Thrive 2022

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Dembroski student-managed portfolio trust celebrates 10 years


Mission The Edwards School of Business develops business professionals to build nations. Our mission statement is comprised of two elements. The first element is the development of business professionals. We honour the School’s history of mentoring generations of business professionals by sharing research, knowledge, and experience. The second element is our contribution to nation-building. We are deliberate in using the term “nations.” A nation is a community of people who have things in common, without necessarily having any type of border. It also encompasses people who share a language, culture, history, community or heritage. We pluralize “nations” to emphasize the reaffirmation that we are a part of Treaty 6 Territory and homeland of the Métis. We believe in a commitment to and relationship with the Indigenous peoples and communities of our region and country. At Edwards, a nation-builder is someone who creates community, sees unity in diversity, and ensures access to opportunity.

Vision To be the Canadian leader in transformative business education and research that uplifts nations.

We will uplift nations.

Values nīkānītān manācihitowinihk and ni manachīhitoonaan (“Let us lead with respect”) by: ■ ■ ■ ■

Collaboration and inclusivity Authenticity and integrity Entrepreneurial thinking Sustainability

The University of Saskatchewan's main campus is situated on Treaty 6 Territory and the Homeland of the Métis.

Here for you. At Federated Co-operatives Limited, we help to feed, fuel, grow and build Western Canada. We’re here to grow industries on a national scale and to support communities at the local level. But most importantly, we’re here for anyone who hopes to find an exciting, challenging and meaningful career.


®CO-OP and design trademark are registered trademarks of TMC Distributing Ltd., Saskatoon S7K 3M9.

N. Murray Edwards Alumnus, friend, namesake Mr. Edwards has had a long-standing relationship with the University of Saskatchewan’s business school as a student, alumnus, and donor.

Birthplace Regina, Saskatchewan

He believes strongly in the value of business education. Over the years, he has given back to his alma mater, so students today continue to receive an outstanding business education at the University of Saskatchewan. In June 2000, when the Nutrien Centre addition opened, the N. Murray Edwards Case Room was unveiled. Faculty and students from across campus now use the case room, which has seating for 75 and smart technology capabilities. Throughout his university years in Saskatoon, Mr. Edwards had a keen interest in investing. On October 3, 2002, he rang the official bell, and the N. Murray Edwards MarketWatch went live. This stock ticker board, installed on the main floor of the Nutrien Centre, underwent renovations in 2017 and still provides continuous stock and commodity information, bringing the business world to the halls of the business school. Faculty, staff and especially students benefit from the direct link to the investment industry. On July 24, 2007, the University of Saskatchewan very proudly acknowledged Mr. Edwards’ continued relationship with the business school by transforming the College of Commerce to the N. Murray Edwards School of Business. Mr. Edwards’ investment in the business school allows us to gain recognition with our new brand and helps to position the business school as one of the best in Canada. At the university’s Spring Convocation ceremony on June 2, 2011, Mr. Edwards was presented with an Honorary Doctorate of Laws degree, the highest honour the University of Saskatchewan can bestow. Mr. Edwards continues to remain truly engaged in the activities of the business school, supporting the George S. Dembroski Student-Managed Portfolio Trust and acting as judge and keynote speaker at the 2013 National Mining Competition. He also gives his time and knowledge by serving on the Edwards School of Business Dean’s Advisory Council and is a member of the Edwards Dean’s Circle. The students, faculty, and staff of the Edwards School are grateful for Mr. Edwards’ continued support.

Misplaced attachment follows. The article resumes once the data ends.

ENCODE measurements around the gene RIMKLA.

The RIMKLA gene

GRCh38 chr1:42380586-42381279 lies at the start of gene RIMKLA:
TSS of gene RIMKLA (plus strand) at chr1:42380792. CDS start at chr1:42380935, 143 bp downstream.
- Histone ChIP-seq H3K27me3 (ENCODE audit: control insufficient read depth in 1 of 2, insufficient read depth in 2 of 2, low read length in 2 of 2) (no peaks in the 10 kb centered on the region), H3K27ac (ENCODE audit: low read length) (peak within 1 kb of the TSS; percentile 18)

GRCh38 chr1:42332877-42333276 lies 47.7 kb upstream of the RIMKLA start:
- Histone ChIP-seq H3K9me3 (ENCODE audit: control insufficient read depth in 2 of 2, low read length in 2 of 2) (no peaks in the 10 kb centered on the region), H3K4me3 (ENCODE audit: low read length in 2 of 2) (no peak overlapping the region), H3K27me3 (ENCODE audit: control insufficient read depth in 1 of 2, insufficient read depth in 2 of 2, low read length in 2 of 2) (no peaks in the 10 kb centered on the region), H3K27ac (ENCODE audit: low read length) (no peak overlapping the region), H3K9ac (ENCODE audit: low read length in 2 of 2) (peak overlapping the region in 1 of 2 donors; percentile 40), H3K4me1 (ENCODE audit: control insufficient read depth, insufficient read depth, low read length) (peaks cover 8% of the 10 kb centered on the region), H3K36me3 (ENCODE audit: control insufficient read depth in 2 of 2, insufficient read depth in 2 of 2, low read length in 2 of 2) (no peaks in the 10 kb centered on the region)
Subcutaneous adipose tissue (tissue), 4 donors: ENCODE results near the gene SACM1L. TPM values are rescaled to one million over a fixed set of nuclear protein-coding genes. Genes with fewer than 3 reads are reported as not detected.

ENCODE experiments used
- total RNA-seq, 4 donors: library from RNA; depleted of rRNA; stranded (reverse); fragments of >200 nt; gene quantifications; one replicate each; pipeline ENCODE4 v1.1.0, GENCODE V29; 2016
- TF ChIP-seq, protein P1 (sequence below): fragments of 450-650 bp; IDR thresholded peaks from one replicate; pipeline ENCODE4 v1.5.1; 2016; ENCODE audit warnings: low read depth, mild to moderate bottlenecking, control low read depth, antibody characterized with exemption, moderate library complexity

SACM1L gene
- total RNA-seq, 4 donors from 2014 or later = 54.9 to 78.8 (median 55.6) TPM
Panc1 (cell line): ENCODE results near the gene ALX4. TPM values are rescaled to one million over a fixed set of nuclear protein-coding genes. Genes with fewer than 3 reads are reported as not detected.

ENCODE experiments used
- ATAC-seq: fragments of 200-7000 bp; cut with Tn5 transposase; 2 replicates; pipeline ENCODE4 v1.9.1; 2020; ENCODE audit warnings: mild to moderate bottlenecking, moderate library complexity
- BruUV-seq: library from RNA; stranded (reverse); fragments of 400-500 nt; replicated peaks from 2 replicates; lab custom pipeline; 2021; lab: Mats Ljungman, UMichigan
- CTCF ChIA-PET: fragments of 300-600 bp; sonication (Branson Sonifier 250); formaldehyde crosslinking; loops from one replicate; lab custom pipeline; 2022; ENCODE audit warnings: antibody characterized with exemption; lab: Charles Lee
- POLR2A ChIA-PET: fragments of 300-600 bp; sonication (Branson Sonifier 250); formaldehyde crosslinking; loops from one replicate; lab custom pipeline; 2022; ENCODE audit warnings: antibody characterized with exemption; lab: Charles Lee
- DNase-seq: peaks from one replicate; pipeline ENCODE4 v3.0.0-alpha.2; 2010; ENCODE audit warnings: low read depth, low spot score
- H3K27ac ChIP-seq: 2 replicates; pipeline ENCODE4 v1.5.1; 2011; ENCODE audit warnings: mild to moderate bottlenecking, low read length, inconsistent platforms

Residence Europe Education Bachelor of Commerce - Great Distinction University of Saskatchewan Bachelor of Laws - Honours University of Toronto Honorary Degrees LL.D. – University of Saskatchewan LL.D. – University of Calgary LL.D. – University of Toronto Occupation Corporate Director/Investor Credentials Leading Investor and Executive Chairman: - Canadian Natural Resources Ltd. - Ensign Energy Services Inc. - Magellan Aerospace Corporation Chairman and Co-owner: -C algary Flames Hockey Club of the National Hockey League Recognition Member of the Order of Canada Saskatchewan Oil Patch Hall of Fame International Horatio Alger Award Companion of the Order of the Canadian Business Hall of Fame


(thrīv) verb

1 to make steady progress; to prosper; be fortunate or successful. 2 to grow vigorously; flourish.

Strategic Director Keith Willoughby Editor-in-Chief Natasha Katchuk Designer Kevin Vindeg Contributors Anna Burton Megan Cantwell Sharon Evans Maya Gauthier Brittney Holweck Natasha Katchuk Joelena Leader Carlee Snow Keith Willoughby

Contents 1

Dean’s Advisory Council


Dean’s message